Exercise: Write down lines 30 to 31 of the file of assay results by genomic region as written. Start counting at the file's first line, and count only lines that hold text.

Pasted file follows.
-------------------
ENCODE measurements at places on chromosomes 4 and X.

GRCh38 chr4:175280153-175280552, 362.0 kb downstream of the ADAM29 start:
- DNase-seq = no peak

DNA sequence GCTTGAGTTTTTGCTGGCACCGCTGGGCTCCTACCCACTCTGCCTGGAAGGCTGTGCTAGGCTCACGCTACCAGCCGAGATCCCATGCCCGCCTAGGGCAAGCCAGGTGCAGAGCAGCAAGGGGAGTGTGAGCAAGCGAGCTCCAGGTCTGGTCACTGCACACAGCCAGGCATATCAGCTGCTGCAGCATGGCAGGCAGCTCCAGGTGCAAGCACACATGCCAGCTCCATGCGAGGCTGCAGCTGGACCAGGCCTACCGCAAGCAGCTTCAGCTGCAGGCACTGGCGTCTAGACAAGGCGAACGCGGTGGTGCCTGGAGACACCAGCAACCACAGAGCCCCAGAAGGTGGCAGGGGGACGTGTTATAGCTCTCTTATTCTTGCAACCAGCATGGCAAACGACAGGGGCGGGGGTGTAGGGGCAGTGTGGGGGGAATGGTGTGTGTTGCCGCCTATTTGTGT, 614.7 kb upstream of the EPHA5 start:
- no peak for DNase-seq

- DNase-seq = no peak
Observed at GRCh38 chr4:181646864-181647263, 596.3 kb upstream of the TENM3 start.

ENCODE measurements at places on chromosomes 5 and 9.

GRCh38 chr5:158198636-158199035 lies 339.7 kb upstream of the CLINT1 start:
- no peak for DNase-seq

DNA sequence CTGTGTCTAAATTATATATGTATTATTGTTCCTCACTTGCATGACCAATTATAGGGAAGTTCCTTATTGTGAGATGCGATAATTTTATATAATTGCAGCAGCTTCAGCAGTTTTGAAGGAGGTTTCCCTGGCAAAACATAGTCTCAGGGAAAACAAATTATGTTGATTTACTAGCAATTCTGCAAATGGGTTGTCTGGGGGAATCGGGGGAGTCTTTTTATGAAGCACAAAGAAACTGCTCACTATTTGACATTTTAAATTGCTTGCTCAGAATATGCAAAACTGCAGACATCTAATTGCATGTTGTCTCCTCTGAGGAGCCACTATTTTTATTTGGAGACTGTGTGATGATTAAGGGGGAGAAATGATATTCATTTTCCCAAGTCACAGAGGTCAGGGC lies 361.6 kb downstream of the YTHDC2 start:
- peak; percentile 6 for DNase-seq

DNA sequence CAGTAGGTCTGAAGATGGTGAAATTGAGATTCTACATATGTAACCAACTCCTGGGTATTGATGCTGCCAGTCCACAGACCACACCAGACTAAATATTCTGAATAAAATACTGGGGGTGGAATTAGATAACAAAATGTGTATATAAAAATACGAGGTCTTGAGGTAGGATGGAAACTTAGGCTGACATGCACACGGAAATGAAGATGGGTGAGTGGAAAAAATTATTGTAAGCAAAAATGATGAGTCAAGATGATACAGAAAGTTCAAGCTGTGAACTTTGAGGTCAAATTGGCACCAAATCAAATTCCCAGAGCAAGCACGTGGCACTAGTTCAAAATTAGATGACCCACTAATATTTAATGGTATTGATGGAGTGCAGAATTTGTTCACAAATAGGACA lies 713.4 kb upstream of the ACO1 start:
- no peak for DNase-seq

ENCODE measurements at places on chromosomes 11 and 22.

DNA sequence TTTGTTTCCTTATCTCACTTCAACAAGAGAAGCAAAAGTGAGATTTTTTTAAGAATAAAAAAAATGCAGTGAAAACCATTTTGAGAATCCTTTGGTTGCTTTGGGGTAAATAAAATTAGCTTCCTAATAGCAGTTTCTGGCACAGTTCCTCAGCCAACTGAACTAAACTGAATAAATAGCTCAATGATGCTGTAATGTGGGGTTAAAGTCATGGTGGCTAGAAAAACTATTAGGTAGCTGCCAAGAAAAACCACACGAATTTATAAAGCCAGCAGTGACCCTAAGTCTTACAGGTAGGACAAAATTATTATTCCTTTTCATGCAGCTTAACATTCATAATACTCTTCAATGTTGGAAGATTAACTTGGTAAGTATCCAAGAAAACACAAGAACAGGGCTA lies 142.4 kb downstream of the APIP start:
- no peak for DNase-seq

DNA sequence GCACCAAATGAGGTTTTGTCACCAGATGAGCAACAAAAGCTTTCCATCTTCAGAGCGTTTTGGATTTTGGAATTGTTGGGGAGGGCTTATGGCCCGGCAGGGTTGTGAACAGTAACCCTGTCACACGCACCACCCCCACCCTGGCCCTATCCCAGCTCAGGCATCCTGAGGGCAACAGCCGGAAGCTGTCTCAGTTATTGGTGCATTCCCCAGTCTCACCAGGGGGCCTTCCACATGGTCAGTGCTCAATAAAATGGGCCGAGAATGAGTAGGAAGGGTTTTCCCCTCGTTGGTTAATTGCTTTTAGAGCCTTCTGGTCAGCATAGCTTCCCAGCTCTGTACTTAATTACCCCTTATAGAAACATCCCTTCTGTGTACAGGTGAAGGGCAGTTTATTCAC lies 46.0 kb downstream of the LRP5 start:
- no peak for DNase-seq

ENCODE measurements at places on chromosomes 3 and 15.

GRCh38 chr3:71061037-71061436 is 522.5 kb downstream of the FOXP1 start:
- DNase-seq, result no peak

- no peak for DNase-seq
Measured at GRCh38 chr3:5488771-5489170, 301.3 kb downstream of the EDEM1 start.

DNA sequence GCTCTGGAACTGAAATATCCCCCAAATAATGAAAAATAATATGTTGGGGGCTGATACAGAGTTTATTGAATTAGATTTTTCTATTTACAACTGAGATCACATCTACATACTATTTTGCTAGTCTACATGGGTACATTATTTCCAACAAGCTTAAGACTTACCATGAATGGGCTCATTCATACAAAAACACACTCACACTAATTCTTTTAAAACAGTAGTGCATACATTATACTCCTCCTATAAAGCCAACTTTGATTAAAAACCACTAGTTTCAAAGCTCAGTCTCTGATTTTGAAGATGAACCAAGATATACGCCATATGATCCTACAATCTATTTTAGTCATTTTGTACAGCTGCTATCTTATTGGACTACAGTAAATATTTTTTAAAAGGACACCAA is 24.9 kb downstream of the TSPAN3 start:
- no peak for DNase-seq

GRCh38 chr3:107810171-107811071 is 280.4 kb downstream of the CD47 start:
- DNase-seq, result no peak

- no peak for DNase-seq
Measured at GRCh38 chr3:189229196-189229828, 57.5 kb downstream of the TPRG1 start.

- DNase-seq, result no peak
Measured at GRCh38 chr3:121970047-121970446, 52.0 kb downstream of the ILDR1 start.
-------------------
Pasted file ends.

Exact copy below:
Measured at GRCh38 chr3:189229196-189229828, 57.5 kb downstream of the TPRG1 start.

- DNase-seq, result no peak